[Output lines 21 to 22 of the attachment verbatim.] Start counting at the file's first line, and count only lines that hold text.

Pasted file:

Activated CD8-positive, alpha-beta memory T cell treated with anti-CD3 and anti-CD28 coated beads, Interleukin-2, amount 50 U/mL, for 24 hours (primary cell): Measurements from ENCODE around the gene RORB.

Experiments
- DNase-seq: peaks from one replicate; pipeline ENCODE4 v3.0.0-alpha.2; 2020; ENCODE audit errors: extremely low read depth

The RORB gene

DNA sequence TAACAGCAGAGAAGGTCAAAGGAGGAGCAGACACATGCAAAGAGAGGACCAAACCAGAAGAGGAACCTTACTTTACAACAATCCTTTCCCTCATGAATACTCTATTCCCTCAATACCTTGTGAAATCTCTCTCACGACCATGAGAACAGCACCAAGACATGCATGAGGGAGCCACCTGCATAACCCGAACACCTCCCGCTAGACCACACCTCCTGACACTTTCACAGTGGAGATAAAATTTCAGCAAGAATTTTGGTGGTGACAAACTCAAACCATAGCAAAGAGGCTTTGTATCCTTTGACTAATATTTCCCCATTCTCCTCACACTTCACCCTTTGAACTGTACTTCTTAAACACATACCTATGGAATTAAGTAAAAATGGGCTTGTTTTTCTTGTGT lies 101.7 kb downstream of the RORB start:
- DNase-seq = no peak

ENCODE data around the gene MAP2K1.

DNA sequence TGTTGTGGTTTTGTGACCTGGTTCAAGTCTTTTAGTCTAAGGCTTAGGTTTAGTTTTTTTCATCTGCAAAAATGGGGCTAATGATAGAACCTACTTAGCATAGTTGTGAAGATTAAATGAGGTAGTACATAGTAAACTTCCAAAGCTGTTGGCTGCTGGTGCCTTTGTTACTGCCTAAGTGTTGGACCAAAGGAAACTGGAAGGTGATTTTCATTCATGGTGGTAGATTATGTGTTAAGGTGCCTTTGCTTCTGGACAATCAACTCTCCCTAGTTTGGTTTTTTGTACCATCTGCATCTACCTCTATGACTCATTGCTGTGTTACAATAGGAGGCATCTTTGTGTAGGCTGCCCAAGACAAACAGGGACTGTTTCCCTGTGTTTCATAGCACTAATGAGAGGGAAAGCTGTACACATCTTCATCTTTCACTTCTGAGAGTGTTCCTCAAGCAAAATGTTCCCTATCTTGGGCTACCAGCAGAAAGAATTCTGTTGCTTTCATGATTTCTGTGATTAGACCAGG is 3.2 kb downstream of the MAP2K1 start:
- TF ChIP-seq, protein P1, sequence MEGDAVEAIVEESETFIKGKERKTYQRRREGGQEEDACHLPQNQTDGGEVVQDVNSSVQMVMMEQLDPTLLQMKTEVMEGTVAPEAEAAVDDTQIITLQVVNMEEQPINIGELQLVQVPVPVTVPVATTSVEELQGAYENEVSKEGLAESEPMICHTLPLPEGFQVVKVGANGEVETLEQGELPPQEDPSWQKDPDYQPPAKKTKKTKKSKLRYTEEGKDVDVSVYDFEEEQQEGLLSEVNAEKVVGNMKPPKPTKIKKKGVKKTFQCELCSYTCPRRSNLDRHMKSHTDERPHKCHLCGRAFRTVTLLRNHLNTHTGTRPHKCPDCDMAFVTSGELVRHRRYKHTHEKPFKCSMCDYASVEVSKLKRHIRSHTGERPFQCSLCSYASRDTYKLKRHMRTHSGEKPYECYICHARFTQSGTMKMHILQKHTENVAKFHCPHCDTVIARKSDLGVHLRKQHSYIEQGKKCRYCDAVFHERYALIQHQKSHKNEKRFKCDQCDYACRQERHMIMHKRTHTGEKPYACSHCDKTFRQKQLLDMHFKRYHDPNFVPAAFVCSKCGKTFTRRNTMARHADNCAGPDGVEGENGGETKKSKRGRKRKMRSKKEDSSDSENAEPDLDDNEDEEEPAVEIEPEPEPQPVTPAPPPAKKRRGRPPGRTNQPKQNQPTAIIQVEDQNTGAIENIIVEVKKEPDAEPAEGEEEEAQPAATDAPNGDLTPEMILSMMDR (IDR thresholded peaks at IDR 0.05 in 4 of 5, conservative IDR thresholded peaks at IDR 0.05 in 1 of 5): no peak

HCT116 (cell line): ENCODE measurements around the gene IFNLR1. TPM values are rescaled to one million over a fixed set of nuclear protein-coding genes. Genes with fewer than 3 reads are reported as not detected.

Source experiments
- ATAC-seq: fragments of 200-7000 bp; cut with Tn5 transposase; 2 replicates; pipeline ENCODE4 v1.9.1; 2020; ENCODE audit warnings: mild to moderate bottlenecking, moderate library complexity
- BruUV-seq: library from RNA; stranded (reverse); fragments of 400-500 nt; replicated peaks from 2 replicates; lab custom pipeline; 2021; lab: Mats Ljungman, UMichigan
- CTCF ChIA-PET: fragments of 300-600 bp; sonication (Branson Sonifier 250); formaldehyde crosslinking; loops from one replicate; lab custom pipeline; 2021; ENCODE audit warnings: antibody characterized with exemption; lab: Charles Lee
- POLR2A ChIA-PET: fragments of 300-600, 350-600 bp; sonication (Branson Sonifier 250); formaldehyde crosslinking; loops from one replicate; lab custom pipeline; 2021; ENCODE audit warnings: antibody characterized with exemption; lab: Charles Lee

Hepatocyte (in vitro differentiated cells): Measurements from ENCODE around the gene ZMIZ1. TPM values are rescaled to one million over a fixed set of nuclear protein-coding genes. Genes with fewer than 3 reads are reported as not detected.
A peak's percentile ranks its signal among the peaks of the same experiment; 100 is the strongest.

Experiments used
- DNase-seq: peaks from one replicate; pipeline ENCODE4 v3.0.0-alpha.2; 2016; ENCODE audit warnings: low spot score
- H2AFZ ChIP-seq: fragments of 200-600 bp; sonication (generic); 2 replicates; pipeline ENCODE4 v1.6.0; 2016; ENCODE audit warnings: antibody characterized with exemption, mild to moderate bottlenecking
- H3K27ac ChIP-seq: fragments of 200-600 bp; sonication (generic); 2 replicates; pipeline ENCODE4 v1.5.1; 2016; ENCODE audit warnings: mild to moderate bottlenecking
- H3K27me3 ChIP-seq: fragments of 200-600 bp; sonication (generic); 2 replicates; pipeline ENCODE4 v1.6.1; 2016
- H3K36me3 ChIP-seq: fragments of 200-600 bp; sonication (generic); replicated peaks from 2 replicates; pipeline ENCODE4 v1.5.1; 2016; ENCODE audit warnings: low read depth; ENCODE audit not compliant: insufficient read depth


- H3K27ac ChIP-seq: fragments of 200-600 bp; sonication (generic); 2 replicates; pipeline ENCODE4 v1.5.1; 2016; ENCODE audit warnings: mild to moderate bottlenecking
- H3K27me3 ChIP-seq: fragments of 200-600 bp; sonication (generic); 2 replicates; pipeline ENCODE4 v1.6.1; 2016